Richards, Lawrence. “Prosperity, Depression, and War, 1921-1945.” Encyclopedia of U.S. Political History. Vol. 5. Washington, DC: CQ, 2010. 316-319. Print.

The Gold Standard of Politicking

Seated man (labeled Congress) playing a fiddle (labeled partisan politics) and an angry Uncle Sam standing and pointing out that the world is on fire and is experiencing distress to the seated man.
Knott’s depiction of an incompetent Congress fiddling around, and a furious Uncle Sam gesturing to the rest of the world burning.

Renowned for his critical illustrations of early twentieth century United States politics, John Francis Knott fueled debate on American policy through his work with the Dallas Morning News. The vast majority of Knott’s career as a political cartoonist consisted of criticizing the government on a plethora of issues ranging from welfare to war (Perez). In his cartoon “No Time for Fiddling!” Knott humorously denounces Congress, through symbolic images, for squandering valuable time over frivolous partisan politics instead of mobilizing to save the American economy during the onset of the Great Depression.

Knott’s piece, published December 15th, 1931, contains various symbols, each one conveying a unique concern of the times: the bearded man representing righteousness and action, the flames representing an imminent threat, the fiddle representing partisan politicking, and the sitting man representing an incompetent Congress. Through these symbols, Knott creates a symphony of critiques, which scolds Congress for their petty antics.

Uncle Sam, the man standing and aggressively gesturing to the flame-ridden world, represents American pride and strength. Used initially for war recruitment ads, Uncle Sam became associated with America’s call to action and impending threats (“The Most Famous Poster”). Knott utilizes this well-known American symbol to rhetorically attack the United States Congress, calling it to action to address and acknowledge the “WORLD’S DISTRESS.”

The accompanying editorial article titled “The Gold Standard” addresses the economic state of the world, and countries’ suffering due to reluctance to depart from the gold standard. It emphasizes that the United States is currently in a severe financial depression, later called the Great Depression, and continues on to request action from Congress to solve the economic suffering experienced by the world. Additionally, the departure off the gold standard by select countries (e.g. Japan, countries of the United Kingdom, Argentina) destabilized trade in regions since these countries were now trading in deflated currencies, which resulted in a significant negative impact on foreign economies (“The Gold Standard”). Beginning with Black Tuesday, the U.S. stock market crash of 1929, America spiraled into economic turmoil along with the rest of the world. The general consensus of historians blames the downward spiral primarily on Congress, which at the time was not willing or able to engage in some sort of expansionary fiscal policy or depart from the gold standard (Smiley).

Knott’s visualization displays Congress as a rotund geezer slouching on a chair with a fiddle, labeled “partisan politics,” in his hand. The large man has a look of both anger and frustration on his face while confronted by Uncle Sam. Clearly, Knott’s physical representation of Congress serves to associate the politicians with languidness, incompetence, and ignorance. The cartoon serves as critical commentary on the lack of bipartisan action in Congress during 1931, when the members of Congress were split almost evenly between the two major political parties, Republican and Democratic (“72nd Congress”). Republican policy, primarily characterized by its isolationist view on foreign policy and disdain towards governmental intervention, essentially acted as a catalyst for the Great Depression (“Republican Party Platform of 1928″). The debate regarding individualism versus intervention played a key role in the Great Depression, since it was individualism, supported by the Republicans, that led to the Great Depression, and intervention, supported by the Democrats, which brought the economy out of the Great Depression.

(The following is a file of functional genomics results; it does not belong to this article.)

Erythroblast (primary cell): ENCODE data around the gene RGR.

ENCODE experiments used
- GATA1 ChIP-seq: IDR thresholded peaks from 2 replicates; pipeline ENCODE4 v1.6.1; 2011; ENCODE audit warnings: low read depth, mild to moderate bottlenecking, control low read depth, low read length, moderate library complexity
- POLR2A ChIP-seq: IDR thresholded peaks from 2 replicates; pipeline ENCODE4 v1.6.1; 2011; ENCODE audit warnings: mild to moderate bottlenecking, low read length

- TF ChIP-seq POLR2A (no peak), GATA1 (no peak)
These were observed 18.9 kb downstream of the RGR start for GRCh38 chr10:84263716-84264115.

The fiddle, labeled “partisan politics,” generates most of the humor in the cartoon. The term “fiddling around” alludes to the colloquial phrase, “fiddling while Rome burns.” The phrase is a reference to a rumor that the Roman Emperor Nero played a lyre while Rome burned (“fiddle while Rome burns”). Knott draws a parallel, underscoring the point that in 1931 Congress was fiddling with partisan politics while the world was on the brink of destruction. Additionally, Knott lampoons Congress by drawing it as a plump old fogy, who appears to be clueless. The negative connotations created by the countenance and physique of Congress effectively delivers the point that Congress was absent-minded and only capable of fiddling around instead of acting.

“No Time for Fiddling!” serves as a vessel both to criticize a self-interested and ineffectual Congress and to draw attention to the chaos and despair of the world around them. A progressive agenda was eventually passed under a new Democratic majority and FDR’s New Deal shortly after, but only because of critics like John Francis Knott was the American public informed enough to move towards reform (Smiley). Although Knott’s cartoon wasn’t enough to prevent the Great Depression, it will forever remain a part of important critical discourse through the Dallas Morning News.

Works Cited:

“72nd Congress (1931 – 1933).” History, Art & Archives, U.S. House of Representatives. n.d. Web. 25 Oct 2015.

“fiddle while Rome burns.” Cambridge Idioms Dictionary, 2nd ed.. 2006. Cambridge University Press. 4 Nov 2015.

Knott, John F. “No Time for Fiddling!” Cartoon. The Dallas Morning News[Dallas] 15 Dec. 1931: n.pag. Dolph Briscoe Center for American History. Web. 25 Oct. 2015.

Perez, Joan Jenkins. “Knott, John Francis.” Handbook of Texas Online. Demand  Media, 15 June 2010. Web. 25 Oct 2015.

“Republican Party Platform of 1928.” The American Presidency Project. Peters, Woolley, n.d. Web. 25 Oct 2015.

Smiley, Gene. “Great Depression.” The Concise Encyclopedia of Economics. 2008. Library of Economics and Liberty. Web. 25 Oct 2015.

“The Gold Standard.”  Editorial. The Dallas Morning News [Dallas] 15 Dec. 1931: n.pag. Dolph Briscoe Center for American History. Web. 25 Oct. 2015.

“The Most Famous Poster.” American Treasures of the Library of Congress. Demand Media, n.d. Web. 25 Oct 2015.